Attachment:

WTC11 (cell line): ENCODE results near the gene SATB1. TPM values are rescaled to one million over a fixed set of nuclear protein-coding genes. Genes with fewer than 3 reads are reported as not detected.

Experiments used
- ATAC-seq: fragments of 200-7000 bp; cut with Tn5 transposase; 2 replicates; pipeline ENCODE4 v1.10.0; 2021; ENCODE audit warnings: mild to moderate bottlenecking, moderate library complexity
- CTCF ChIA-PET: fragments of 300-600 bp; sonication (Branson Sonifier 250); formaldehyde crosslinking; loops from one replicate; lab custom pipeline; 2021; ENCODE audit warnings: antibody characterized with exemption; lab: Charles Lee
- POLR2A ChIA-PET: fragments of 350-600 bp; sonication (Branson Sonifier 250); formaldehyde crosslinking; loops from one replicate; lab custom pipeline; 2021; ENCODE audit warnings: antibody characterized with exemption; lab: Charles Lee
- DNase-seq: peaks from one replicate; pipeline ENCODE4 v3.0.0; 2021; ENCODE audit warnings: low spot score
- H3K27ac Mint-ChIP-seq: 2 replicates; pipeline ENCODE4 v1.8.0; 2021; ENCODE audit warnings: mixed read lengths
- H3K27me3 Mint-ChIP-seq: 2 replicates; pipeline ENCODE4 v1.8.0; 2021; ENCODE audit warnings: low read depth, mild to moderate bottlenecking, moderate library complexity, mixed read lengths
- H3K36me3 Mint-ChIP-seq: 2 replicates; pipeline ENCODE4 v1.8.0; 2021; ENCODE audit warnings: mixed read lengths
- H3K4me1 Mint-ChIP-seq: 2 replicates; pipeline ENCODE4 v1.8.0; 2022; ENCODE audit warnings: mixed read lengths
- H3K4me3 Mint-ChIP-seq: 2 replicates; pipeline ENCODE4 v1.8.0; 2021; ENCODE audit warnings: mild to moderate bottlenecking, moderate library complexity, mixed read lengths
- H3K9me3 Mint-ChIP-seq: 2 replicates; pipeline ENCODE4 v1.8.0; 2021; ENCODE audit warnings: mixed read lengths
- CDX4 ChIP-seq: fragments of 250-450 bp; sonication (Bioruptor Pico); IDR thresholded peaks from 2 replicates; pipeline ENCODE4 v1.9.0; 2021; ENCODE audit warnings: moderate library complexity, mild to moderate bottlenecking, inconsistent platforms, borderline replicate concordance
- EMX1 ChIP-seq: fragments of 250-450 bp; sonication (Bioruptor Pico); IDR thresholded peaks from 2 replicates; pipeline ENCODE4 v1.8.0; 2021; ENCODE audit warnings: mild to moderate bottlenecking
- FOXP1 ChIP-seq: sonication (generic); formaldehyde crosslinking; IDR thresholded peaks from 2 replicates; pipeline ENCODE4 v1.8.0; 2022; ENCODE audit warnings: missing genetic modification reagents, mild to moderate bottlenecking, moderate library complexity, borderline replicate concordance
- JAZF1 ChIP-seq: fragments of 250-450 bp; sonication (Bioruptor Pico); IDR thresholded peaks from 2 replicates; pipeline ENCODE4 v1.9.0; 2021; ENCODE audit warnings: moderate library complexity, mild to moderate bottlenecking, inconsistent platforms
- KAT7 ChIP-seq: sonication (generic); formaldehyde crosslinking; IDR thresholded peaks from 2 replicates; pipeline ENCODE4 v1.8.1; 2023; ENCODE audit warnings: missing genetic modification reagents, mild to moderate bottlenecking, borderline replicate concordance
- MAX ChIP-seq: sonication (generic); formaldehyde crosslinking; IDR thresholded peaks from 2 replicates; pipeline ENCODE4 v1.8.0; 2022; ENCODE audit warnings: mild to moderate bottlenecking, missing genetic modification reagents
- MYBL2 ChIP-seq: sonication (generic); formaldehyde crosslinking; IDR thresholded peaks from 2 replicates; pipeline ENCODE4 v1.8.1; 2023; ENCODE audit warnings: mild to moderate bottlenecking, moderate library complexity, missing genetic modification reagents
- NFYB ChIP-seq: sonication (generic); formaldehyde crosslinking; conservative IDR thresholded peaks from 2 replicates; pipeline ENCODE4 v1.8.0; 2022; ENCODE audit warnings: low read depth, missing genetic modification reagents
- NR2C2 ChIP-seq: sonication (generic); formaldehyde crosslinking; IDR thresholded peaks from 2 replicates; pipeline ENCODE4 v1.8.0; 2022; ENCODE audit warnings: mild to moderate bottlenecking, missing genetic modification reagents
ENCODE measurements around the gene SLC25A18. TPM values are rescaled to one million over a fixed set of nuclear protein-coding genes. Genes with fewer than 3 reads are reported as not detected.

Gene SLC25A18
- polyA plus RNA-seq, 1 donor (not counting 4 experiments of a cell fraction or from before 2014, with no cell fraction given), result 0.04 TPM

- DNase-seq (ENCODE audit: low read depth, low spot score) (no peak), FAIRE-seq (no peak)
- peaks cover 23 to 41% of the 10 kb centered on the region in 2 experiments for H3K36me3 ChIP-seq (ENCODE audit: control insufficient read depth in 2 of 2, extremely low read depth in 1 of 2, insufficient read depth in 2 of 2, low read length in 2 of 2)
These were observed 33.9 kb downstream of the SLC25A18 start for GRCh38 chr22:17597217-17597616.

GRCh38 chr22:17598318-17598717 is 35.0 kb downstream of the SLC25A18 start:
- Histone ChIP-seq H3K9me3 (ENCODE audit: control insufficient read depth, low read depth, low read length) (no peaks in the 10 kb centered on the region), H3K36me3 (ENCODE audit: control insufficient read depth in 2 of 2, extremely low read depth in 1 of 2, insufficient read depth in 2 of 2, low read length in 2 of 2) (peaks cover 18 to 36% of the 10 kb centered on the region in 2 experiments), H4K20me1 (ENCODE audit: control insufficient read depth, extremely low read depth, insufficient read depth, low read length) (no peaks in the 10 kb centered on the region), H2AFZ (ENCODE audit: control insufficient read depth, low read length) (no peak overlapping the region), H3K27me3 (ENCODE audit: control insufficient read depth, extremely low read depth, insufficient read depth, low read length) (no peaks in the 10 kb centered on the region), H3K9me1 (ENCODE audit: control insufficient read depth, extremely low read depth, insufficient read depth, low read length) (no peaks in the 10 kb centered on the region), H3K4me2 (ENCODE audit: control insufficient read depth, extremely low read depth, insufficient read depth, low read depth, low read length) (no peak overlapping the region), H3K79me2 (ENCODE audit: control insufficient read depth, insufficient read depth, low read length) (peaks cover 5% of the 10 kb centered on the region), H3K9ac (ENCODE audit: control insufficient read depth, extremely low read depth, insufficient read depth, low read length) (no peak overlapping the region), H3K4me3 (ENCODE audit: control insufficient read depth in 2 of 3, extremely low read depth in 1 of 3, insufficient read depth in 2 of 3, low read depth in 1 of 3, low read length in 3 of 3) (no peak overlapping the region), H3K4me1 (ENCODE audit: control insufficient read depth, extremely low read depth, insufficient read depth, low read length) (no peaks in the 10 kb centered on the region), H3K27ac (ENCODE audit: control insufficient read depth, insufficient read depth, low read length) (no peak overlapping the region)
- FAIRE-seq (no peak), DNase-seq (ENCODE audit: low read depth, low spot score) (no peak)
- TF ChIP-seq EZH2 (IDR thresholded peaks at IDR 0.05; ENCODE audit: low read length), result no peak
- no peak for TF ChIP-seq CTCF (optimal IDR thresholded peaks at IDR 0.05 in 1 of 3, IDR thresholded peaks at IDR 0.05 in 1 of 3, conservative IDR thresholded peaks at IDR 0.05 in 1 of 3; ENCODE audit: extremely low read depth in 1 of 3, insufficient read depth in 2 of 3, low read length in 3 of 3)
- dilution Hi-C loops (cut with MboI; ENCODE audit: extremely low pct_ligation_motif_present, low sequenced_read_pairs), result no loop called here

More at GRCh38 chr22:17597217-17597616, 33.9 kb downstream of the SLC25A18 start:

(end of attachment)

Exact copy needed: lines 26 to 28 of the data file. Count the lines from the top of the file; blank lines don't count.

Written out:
- peaks cover 23 to 41% of the 10 kb centered on the region in 2 experiments for H3K36me3 ChIP-seq (ENCODE audit: control insufficient read depth in 2 of 2, extremely low read depth in 1 of 2, insufficient read depth in 2 of 2, low read length in 2 of 2)
These were observed 33.9 kb downstream of the SLC25A18 start for GRCh38 chr22:17597217-17597616.

GRCh38 chr22:17598318-17598717 is 35.0 kb downstream of the SLC25A18 start: